Curling, A Great Physics Mystery

  • By Ari Daniel
  • Posted 02.28.18
  • NOVA

To physicists, curling presents the most puzzling conundrum in the Olympic Games.

Running Time: 04:32


Curling, A Great Physics Mystery

Published February 28, 2018

Onscreen: Curling. Full of suspense, surprises, and thrills.

Jessica Schultz: Oh my gosh, it's fantastic, are you kidding!?

Onscreen: It's also full of mystery (for physicists).

Don Wade: There is no single theory that explains the behavior that we actually observe.

Onscreen: Remarkably, no one's fully figured out the physics behind the sport.

Schultz: There's just so much that we don't know.

Onscreen: Here's the deal. In curling, the goal is to get your team's stones into the bullseye, or "house," at the end of the ice sheet. You do that by lunging, rotating the stone, and releasing.

Karen O'Neill: The sport is called curling because the stone will curl as it goes down the ice.

Onscreen: That is, it'll turn away from the line of delivery. The game depends on the curl.

O'Neill: There's much more strategy possible when you can curl a stone around other stones on the ice. You can position where a stone hits another stone. You can bump other stones out of the way.

Onscreen: But here's where things get weird. Take any object. Like a bowl. Spin it counter-clockwise and slide it along a surface, and it'll curl to the right. The reason: the bowl tips forward slightly as it moves. That puts more pressure on the leading edge than the trailing edge, so the frictional force is greater in front than back. This pushes the bowl in the opposite direction of its rotation. This is what happens with every object on Earth. Except a curling stone.

Wade: On ice it curls in the same direction as the rotation.

Schultz: Throw it clockwise, then it's gonna curl to the right. Throw it counterclockwise, then it's gonna curl to the left.

Wade: It's weird.

Onscreen: Why is this? No one knows for sure. But here are a few ideas. First, the answer may be frozen in the ice. Curling ice is special.

Schultz: The ice guys have kind of like a jetpack. Or if you're thinking, like, the Ghost Busters.

Sean Maw: They spray fine droplets of water over flat ice. Then you get these little bumps on the ice, which are called pebbles.

O'Neill: Those bumps, when they freeze, are not uniform in size. So part two is then we nip, which is to take a big metal blade, shaving off the very top of it so that we have a uniform running surface across all of the bumps.

Maw: We think the pebbling of the ice is very important to the way the curling rocks behave.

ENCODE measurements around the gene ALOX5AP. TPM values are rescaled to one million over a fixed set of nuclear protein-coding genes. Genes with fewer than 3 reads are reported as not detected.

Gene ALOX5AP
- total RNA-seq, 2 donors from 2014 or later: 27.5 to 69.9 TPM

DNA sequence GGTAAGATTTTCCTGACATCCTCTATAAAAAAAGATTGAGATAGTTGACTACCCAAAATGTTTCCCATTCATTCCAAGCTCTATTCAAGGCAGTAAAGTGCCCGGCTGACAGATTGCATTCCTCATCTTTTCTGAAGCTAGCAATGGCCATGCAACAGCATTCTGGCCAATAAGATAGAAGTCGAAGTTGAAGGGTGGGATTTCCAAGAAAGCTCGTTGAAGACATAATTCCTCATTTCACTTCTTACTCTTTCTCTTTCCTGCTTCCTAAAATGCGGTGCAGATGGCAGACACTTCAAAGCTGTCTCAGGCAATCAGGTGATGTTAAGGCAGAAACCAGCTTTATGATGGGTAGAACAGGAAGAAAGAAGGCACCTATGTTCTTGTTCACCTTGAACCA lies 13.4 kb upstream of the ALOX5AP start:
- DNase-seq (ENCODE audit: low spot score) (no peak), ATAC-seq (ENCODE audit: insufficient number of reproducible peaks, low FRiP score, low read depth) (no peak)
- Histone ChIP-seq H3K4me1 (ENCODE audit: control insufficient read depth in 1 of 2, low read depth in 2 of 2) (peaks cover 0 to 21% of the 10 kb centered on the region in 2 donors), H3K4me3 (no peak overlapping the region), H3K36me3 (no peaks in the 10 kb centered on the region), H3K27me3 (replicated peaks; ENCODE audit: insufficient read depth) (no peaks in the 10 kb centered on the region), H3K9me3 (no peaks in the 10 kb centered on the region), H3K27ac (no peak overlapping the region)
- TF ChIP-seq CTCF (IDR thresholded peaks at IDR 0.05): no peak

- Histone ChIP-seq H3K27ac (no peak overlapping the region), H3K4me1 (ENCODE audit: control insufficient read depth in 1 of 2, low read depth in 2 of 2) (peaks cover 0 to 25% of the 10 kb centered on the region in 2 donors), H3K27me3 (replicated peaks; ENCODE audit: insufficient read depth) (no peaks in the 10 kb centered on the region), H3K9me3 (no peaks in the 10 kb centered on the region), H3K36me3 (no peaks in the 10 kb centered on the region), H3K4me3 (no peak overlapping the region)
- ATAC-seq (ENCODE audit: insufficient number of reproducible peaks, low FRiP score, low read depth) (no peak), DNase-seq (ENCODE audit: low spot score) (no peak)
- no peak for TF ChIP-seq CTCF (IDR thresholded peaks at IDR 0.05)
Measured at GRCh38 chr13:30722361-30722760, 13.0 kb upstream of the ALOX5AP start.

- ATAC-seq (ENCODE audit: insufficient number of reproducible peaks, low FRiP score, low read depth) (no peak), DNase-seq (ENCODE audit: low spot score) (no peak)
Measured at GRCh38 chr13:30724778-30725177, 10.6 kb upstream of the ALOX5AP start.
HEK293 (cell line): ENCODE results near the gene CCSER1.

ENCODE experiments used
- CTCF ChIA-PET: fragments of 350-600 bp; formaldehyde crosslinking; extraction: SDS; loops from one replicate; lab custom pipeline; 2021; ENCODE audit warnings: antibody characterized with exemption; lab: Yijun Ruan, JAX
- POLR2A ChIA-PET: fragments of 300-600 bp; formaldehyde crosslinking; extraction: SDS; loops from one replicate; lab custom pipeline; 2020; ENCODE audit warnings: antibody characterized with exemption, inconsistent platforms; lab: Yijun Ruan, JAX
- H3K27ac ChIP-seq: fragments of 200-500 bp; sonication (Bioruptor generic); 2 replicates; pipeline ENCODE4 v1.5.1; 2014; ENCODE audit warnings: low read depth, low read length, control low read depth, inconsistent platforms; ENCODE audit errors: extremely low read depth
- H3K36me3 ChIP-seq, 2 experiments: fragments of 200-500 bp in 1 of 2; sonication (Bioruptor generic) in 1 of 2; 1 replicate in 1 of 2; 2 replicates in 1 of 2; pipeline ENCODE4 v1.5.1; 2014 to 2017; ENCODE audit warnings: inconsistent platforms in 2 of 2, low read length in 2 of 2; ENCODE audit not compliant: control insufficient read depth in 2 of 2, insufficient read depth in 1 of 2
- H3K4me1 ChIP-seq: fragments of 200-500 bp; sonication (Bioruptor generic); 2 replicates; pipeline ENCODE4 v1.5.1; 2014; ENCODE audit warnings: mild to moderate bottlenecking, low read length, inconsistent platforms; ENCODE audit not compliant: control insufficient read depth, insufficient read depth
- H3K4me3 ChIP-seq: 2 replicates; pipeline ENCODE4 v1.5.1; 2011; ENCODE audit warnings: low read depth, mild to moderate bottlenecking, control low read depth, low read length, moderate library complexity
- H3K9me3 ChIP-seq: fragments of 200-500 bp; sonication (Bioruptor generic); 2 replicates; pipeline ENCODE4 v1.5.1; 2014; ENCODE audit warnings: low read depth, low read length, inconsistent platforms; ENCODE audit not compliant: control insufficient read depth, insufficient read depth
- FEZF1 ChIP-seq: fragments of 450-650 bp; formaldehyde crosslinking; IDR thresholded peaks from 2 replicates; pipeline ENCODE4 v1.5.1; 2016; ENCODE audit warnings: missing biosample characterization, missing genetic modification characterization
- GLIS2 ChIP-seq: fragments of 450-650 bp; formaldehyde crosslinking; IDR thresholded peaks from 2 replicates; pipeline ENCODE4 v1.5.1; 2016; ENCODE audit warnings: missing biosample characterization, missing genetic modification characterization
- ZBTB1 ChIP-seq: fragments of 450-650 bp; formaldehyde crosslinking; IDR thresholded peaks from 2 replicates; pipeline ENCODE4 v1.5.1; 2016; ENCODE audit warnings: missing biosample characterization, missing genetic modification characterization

Onscreen: Here's the idea. As the rock glides, it catches on each pebble, pivoting around the pebble in the direction of its rotation before detaching and continuing down the ice.

Maw: It sticks and pivots.

Schultz: Grabs the pebble as it goes.

Onscreen: Each pivot is tiny, but the pivots accumulate, and the stone curls. Here's another theory. With a bowl, the friction builds up at the leading edge. However with a curling stone, that extra pressure in front may warm the ice slightly, creating a thin liquid film.

Wade: There's a little bit of melting that happens.

Onscreen: The extra lubrication decreases the frictional force in front compared to the back. This pushes the stone in the direction of its rotation. There's also a third possibility related to the fact that the only part of the curling stone in touch with the ice is a thin ring. Bumps on the front of that ring will scratch the pebbles, scoring them with tiny valleys running in the direction of the curl. Those scratches may guide the bumps on the back of the ring, causing the stone to move in the direction of its rotation.

Wade: Basically the rock is kind of following the scratches.

Onscreen: These ideas go beyond curling.

Maw: Understanding the nature of slipperiness on ice is not a trivial matter at all. It could have practical applications.

Onscreen: From a car skidding out, to someone slipping and breaking a bone. Most curlers on the ice, however, have other things on their minds.

Wade: As long as it curls in the direction we're expecting, we don't really care about what the underlying physics is.

Schultz: My theory is it does what it does. And I just have to accept it, and go with it!



Digital Producer
Ari Daniel
Production Assistance
Yasmeen Fakhro & Annie Kim
Editorial Review
Julia Cort
Special Thanks
Greg Kestin
© WGBH Educational Foundation 2018


Visuals & Videography
USA Curling
Linda Yip


(main image: curling stone on ice)
Curling USA

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